Code and Life

Programming, electronics and other cool tech stuff

Automatic Eleventy (11ty) Site Updates with Github Hooks

A while ago I updated my site to Eleventy.js. This improved my blogging process considerably, as Markdown is quick to write, and especially code samples are easy to copy-paste without any escaping.

I put all my posts into one Github repository. Using Visual Studio Code, I get nice realtime preview, and once I'm done, I just git commit, git push on my computer, and git pull on the server, and regenerate the site with Eleventy.

Now only issue is that one usually finds 5-10 things to change after every post, and while VS Code has great git support built in, even the simple update process gets a bit tedious with commands being run on SSH side. So I started wondering if I could use the Github webhooks to automate the regeneration. Turns out: YES.

Simple Script to Pull Markdown from Github and Regenerate

First component is of course a small shell script to automate the git pull and regeneration. One could do a more elaborate one, but this worked for me server-side:

#!/bin/sh

cd ~/myblog_post # here are the .md files
git pull
cd ~/myblog_eleventy # here's the 11ty site generator
npx @11ty/eleventy --input=. --output=../apps/myblog_static # hosting dir

Node.js Mini-Server for Github Webhooks

Next, I needed to set up a web server that would get the HTTP POST from Github whenever I push changes. Here your configuration will depend on hosting you have, but Opalstack for example has simple installation of a Node.js application. I usually disable the automatic restarting (crontab -e etc.), use ./stop script and run my server manually for a while to see everything works, before restoring the crontab.

If you choose to forego Github webhook security mechanisms, the code is really simple, but in that case, anyone knowing the addess of your server can flood you with fake push requests. So let's take the high road and use this gist to verify Github hooks! I chose to use Polka so I needed to modify the headers part of the code just a bit:

const { exec } = require("child_process");
const polka = require('polka');
const { json } = require('body-parser');
const crypto = require('crypto')

const port = 12345;
const secret = 'ohreally :)';
const sigHeaderName = 'x-hub-signature-256';
const sigHashAlg = 'sha256';

// Middleware to verify Github "signed" POST request
function verifyPostData(req, res, next) {
  console.log('Verifying signature', req.headers[sigHeaderName]);

  if (!req.rawBody) {
    console.log('Request body empty');
    return next('Request body empty');
  }
  
  const sig = Buffer.from(req.headers[sigHeaderName] || '', 'utf8');
  const hmac = crypto.createHmac(sigHashAlg, secret);
  const digest = Buffer.from(sigHashAlg + '=' +
    hmac.update(req.rawBody).digest('hex'), 'utf8');

  if (sig.length !== digest.length || !crypto.timingSafeEqual(digest, sig)) {
    console.log('Got request with invalid body digest');
    return next(`Request body digest (${digest}) did not match
      ${sigHeaderName} (${sig})`);
  }
  
  console.log('Verification done.');
  return next()
}

polka()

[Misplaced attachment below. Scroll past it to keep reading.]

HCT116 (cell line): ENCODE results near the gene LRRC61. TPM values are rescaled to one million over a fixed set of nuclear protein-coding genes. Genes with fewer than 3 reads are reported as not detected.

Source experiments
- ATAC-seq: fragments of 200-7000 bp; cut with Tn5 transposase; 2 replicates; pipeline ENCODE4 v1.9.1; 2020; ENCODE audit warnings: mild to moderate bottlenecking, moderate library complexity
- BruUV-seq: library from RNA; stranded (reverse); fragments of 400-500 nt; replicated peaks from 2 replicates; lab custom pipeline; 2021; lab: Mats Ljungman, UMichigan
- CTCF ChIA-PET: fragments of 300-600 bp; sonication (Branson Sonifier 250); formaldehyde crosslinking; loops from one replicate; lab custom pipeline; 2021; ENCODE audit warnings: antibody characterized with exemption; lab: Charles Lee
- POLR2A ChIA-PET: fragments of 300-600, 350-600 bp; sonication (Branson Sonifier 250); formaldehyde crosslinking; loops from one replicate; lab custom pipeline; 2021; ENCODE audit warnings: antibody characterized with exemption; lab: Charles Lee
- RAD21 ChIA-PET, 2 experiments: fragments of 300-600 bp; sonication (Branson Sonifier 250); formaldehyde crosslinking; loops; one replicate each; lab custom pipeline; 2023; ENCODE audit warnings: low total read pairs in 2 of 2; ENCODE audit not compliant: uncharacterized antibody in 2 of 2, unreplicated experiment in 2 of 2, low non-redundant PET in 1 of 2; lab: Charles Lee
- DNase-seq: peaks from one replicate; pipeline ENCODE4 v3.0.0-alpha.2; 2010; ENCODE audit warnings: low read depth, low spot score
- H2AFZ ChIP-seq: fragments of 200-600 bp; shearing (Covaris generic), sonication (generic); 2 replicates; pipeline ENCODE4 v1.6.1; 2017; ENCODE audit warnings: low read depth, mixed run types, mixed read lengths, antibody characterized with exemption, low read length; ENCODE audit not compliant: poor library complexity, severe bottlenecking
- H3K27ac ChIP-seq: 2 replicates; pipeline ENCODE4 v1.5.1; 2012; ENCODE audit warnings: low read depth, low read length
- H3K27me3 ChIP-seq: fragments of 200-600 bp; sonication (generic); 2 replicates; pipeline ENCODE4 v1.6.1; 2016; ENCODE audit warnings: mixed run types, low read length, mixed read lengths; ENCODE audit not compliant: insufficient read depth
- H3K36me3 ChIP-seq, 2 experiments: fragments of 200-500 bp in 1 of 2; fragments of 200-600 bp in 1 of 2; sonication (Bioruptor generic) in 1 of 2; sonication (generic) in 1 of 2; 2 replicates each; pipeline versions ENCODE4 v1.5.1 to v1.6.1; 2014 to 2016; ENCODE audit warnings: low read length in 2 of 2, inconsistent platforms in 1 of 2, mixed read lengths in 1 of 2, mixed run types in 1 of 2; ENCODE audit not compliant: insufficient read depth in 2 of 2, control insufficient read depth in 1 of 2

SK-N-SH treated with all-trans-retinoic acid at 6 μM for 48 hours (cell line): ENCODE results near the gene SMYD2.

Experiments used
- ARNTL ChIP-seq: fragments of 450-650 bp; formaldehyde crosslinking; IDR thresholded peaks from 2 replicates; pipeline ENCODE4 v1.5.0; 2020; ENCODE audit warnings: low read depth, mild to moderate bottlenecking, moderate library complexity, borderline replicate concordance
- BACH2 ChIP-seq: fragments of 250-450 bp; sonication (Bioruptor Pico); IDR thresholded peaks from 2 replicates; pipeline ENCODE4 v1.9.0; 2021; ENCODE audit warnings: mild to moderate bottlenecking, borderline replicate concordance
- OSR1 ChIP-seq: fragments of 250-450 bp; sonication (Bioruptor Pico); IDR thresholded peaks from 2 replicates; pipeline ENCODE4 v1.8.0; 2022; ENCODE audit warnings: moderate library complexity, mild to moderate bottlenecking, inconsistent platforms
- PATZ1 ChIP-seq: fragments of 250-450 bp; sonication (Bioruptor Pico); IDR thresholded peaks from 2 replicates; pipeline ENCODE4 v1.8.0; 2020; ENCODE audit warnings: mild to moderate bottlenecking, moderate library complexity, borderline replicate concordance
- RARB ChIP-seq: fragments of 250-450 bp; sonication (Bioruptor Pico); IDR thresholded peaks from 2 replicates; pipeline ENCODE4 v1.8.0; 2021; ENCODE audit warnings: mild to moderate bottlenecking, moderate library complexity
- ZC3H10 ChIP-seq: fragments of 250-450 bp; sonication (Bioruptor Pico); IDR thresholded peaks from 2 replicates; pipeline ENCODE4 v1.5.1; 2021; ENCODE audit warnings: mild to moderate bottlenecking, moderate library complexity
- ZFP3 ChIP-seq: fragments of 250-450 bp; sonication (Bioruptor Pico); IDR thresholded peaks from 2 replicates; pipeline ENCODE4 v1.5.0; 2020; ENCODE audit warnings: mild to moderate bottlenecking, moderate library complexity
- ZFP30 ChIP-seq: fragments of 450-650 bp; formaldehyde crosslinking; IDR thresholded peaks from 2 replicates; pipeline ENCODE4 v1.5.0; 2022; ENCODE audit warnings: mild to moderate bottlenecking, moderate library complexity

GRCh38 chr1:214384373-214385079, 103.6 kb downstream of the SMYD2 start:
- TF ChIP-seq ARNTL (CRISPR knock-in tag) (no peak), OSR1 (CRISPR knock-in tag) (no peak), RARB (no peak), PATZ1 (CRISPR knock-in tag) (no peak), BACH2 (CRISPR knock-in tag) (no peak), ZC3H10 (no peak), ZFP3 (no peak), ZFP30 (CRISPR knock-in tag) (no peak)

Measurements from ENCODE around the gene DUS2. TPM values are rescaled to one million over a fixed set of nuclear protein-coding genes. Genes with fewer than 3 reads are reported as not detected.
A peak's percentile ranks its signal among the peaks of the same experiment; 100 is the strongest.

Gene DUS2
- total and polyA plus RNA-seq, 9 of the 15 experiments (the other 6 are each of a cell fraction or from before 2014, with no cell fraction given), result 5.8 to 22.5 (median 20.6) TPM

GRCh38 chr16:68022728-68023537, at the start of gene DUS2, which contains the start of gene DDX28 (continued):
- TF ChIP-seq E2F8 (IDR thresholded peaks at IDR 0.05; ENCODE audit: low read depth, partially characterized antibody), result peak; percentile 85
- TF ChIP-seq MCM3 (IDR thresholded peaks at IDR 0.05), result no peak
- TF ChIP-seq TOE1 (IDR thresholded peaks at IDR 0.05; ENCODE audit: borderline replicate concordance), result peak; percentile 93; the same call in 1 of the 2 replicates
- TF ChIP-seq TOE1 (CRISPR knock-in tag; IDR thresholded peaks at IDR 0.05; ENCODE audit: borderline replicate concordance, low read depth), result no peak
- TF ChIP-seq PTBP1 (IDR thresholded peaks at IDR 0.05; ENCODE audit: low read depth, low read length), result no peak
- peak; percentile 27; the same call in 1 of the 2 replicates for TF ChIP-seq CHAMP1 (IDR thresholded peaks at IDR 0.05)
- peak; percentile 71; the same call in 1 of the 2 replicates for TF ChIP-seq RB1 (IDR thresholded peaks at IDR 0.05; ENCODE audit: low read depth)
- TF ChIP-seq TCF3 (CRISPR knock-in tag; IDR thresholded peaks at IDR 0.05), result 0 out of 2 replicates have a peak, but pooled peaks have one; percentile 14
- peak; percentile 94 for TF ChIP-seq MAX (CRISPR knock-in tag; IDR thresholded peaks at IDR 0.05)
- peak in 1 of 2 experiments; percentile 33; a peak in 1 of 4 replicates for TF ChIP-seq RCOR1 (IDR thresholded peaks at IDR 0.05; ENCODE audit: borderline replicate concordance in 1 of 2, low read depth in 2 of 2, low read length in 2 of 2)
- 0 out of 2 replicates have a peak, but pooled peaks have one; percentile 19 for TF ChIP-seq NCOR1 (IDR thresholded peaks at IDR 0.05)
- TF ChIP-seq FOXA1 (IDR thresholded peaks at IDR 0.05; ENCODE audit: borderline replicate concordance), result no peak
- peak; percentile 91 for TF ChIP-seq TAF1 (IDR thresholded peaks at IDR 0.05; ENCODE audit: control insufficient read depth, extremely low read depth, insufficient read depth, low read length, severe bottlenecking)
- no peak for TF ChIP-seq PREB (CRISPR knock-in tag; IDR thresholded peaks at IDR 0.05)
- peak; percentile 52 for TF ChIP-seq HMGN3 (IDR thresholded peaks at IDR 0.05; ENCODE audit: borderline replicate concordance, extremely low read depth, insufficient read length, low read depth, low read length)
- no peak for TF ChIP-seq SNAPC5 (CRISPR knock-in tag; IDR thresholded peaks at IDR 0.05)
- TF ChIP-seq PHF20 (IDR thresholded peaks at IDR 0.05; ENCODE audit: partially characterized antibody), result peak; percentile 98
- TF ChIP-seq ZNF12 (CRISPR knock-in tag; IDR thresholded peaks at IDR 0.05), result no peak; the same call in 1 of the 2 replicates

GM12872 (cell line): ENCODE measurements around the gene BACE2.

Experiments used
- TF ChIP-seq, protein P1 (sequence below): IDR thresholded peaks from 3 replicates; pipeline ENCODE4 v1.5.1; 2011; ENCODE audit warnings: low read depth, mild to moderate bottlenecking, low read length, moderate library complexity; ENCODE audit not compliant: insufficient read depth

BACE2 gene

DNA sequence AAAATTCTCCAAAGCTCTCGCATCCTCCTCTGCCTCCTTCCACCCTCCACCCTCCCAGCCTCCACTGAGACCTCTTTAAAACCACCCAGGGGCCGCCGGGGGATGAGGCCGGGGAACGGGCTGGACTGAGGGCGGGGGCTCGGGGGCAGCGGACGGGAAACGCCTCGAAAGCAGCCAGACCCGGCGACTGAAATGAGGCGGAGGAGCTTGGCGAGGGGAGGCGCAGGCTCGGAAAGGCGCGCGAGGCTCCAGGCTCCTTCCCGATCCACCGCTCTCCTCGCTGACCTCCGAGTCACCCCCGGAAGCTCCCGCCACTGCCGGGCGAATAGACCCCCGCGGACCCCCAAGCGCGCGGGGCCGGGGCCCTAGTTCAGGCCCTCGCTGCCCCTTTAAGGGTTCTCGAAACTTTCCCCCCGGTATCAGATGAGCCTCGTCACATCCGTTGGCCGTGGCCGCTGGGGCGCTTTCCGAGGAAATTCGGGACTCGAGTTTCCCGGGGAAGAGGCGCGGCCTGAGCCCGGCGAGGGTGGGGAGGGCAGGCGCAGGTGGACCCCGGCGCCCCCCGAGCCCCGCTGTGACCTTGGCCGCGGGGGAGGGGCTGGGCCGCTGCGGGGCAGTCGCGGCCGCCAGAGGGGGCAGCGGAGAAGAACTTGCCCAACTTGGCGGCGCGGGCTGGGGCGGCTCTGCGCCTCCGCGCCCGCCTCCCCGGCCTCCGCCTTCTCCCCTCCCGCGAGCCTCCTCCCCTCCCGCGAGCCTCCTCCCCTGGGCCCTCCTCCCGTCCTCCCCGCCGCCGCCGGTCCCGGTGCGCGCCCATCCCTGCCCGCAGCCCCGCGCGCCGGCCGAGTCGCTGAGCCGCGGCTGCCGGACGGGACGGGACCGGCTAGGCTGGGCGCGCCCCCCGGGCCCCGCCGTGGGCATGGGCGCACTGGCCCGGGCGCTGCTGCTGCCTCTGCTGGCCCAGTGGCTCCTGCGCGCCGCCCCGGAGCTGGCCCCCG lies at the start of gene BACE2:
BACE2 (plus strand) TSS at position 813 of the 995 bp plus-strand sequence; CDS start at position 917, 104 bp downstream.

.use(json({ verify: (req, res, buf, encoding) => {
    // Store raw body data in req rawBody variable
    if(buf && buf.length) req.rawBody = buf.toString(encoding || 'utf8');
  }
  }))
  .get('/', (req, res) => { res.end('Hello, polka!'); }) // just for testing
  .post('/myblog', verifyPostData, (req, res) => {
    console.log('Article repo updated, generating site...');
    exec('~/blog_eleventy/gen.sh', (error, stdout, stderr) => {
      if(error) console.log(`error: ${error.message}`);
      if(stderr) console.log(`stderr: ${stderr}`);
      console.log(`stdout: ${stdout}`);
    });
    res.end(`Hello, Github!`);
  })
  .listen(port, () => {
    console.log(`> Running on localhost:${port}`);
  });

For some reason, my particular configuration had the Github authorization header in req.headers['x-hub-signature-256'] instead of the capitalized X-Hub-Signature-256. Go figure.

Once you have the server running, you can try posting some data into the server:

[user@server githook]$ curl https://githook.myblog.com/myblog \
> -X POST -d '{"hello":"world"}' \
> -H "Content-Type: application/json"
Request body digest (sha256=a3b12d5baf84c382de2eedd057f8bc7ff8dad560d55f55b8613d3d326355eb6c) did not match
      x-hub-signature-256 ()

Note that you have to specify the Content-Type header in order for the json parser to do its magic. I had some debugging issues until I catched that one!

Setting up Github webhooks

With everything supposedly working and your secret at hand (I'm not really using the ohreally :) you see in the code), navigate to the settings page of your repository (https://github.com/nick/reponame/settings, the cog is in the top right corner of your repo) and to the "Webhooks" section to set it up:

Setting up Github webhook

Note that the Content type should be set to application/json and it's enough to just receive push events for this one. Make sure you have the secret in a safe place, as you won's see it after this!

Conclusions

That is basically it. Once you are done, make a push to your repo and see if the script runs successfully. I'm doing that right now to post this. ;)